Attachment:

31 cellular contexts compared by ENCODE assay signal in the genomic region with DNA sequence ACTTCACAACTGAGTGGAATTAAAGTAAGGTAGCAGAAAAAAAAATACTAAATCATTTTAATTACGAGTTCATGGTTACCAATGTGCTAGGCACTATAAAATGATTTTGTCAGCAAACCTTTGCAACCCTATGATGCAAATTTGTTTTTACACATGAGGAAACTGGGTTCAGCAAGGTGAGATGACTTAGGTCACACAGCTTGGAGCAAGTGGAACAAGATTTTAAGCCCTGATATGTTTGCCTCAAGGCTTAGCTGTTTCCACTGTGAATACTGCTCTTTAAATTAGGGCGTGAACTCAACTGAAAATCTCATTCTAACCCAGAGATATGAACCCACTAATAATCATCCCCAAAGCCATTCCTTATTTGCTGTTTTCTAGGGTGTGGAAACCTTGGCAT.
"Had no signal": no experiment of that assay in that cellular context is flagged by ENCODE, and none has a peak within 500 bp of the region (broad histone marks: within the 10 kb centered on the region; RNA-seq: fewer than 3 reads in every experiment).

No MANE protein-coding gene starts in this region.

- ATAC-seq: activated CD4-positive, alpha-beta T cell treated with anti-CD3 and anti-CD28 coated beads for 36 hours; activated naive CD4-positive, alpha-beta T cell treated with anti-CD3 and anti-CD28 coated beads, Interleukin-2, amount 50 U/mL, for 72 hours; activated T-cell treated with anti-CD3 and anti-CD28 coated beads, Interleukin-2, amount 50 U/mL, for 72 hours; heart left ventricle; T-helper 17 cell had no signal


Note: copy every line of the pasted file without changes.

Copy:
31 cellular contexts compared by ENCODE assay signal in the genomic region with DNA sequence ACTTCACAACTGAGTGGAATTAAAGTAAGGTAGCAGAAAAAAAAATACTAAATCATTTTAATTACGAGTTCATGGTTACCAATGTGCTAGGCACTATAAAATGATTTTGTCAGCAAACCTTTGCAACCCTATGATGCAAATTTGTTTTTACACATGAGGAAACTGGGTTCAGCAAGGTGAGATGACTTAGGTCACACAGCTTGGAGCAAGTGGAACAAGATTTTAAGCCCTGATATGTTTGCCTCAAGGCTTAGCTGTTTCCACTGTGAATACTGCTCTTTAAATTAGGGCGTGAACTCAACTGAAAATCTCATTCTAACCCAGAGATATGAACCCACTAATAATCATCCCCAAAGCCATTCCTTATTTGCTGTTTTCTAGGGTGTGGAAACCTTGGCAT.
"Had no signal": no experiment of that assay in that cellular context is flagged by ENCODE, and none has a peak within 500 bp of the region (broad histone marks: within the 10 kb centered on the region; RNA-seq: fewer than 3 reads in every experiment).

No MANE protein-coding gene starts in this region.

- ATAC-seq: activated CD4-positive, alpha-beta T cell treated with anti-CD3 and anti-CD28 coated beads for 36 hours; activated naive CD4-positive, alpha-beta T cell treated with anti-CD3 and anti-CD28 coated beads, Interleukin-2, amount 50 U/mL, for 72 hours; activated T-cell treated with anti-CD3 and anti-CD28 coated beads, Interleukin-2, amount 50 U/mL, for 72 hours; heart left ventricle; T-helper 17 cell had no signal